Van Hoose Account
From the Connelley Reprint
by Russell L. Whitlock
At the annual meeting in October , we asked for additional accounts of the Jenny Wiley story as it has been handed down through the years. William Elsey Connelley, in his book THE FOUNDING OF HARMANS STATION AND THE WILEY CAPTIVITY, provides, in addition to the account given him by Adam Brevard Wiley, a traditional account which was furnished to him by Mr. James Hayden Van Hoose in 1898. Since the JENNY WILEY ASSOCIATION has publishing rights to Mr. Connelleys book, we will also include this account in an issue of our newsletter.
(I have included notes which expand upon some of the statements in this account, in hope that we may be able to better understand the time frame and other fine points of this occurrence. My notes will be clearly marked as such.
THE VAN HOOSE ACCOUNT
I have heard my grandmother tell the story as she received it from old Jennie Wiley nearly ninety years ago. Jennie Wiley was one of the early settlers in Western Virginia, and one day in the fall of the year while all the men folks of the settlement were off on a scout, a band of Indians came in and murdered and plundered the people left at home. All her children were killed except her youngest, then about 15 months old, which they allowed her to carry with her into captivity. They took her down into Kentucky and kept her with them until in the early part of the next spring.
(NOTE: This account agrees exactly with the time frame as laid out in the CALENDAR OF VIRGINIA STATE PAPERS, VOL. 5, PAGE 181, which states, "I doubt not but that your Excellency has been informed of Mrs. Wyle's oath, who was taken prisoner last fall and runaway from the Indians late in the winter." The phrases, "--early part of the next spring" and "--late in the winter", surely could be used interchangeably. At least one account indicates that Jenny was held captive for a period of some eleven months, but the time period between "last fall" and "early part of the next spring" or "late in the winter" certainly does not equal eleven months! The account indicating an eleven month captivity was supplied to William Elsey Connelley by Jenny's son Adam Brevard and this makes it difficult to gain say. However, the Van Hoose account is furnished to us by a party whose grandmother knew Jenny personally and heard the story from her own lips. Another point to consider is that when Jenny gave the account of or ordeal she was placed under oath to give the deposition and I have no doubt but that she would have been scrupulously accurate in her statements.)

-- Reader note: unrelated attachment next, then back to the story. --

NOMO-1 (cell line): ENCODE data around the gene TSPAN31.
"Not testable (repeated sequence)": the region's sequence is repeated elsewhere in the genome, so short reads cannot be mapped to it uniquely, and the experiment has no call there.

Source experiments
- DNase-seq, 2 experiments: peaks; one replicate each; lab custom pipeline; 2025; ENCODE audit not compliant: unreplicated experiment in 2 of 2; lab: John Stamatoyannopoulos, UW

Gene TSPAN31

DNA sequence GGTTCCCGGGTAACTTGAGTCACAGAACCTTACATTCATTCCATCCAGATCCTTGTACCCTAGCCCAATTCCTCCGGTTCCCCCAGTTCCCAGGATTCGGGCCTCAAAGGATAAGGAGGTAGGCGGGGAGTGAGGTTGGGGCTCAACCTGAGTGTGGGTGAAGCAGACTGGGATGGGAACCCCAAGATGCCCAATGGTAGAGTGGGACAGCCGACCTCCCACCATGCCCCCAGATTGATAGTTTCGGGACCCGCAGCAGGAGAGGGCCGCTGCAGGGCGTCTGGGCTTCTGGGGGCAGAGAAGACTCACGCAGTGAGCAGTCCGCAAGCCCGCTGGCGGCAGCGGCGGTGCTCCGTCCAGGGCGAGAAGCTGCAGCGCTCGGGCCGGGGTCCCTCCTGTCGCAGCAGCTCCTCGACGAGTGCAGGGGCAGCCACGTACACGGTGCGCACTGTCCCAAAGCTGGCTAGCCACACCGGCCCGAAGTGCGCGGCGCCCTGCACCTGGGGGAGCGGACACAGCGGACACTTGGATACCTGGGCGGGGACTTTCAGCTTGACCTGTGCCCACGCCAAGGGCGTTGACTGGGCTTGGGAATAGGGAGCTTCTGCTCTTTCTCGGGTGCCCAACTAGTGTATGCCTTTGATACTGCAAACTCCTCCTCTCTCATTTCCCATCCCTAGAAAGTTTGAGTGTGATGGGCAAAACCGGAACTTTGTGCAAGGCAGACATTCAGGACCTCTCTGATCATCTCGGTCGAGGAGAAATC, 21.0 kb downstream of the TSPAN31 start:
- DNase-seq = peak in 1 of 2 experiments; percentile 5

Another babe was born which they allowed her to nurse for a few weeks, but becoming uneasy about some news brought in by their scouts, they killed both of her babes one night and dried their little scalps by the fire before her eyes.
(NOTE: In most accounts the eldest child was killed only a short time following Jenny's capture.)
She saw that trouble was brewing and resolved to make an effort to escape. After they were asleep, she quietly stole away from the camp, traveling in the direction she thought would lead to the white settlements.
(NOTE: In most accounts, it is said the Indians were away from the camp on a hunting trip and they had left Jenny bound with rawhide straps, which she soaked in the falling rain and managed to work free.)
All night she traveled, accompanied by her faithful little dog who had followed her from her home, and stayed by her all the time in captivity.
(NOTE: Some other accounts state she chased the dog back to the Indian camp and he is said to have been with the Indians when they followed Jenny to the banks of the Levisa Fork river.)
She reached the mouth of this little creek which empties into Paint Creek, and she followed it to its head. During the day a little snow fell, and for fear they would track her in the snow she waded in the water, but her little dog would run along the bank. To keep them from finding his tracks in the snow, she called him to her in the water, and held him under until he was drowned. She said she could not keep back the tears while drowning him as she thought of how faithful he had been to her.
(NOTE: I would be inclined to accept the statements of Jenny her self over those of others!)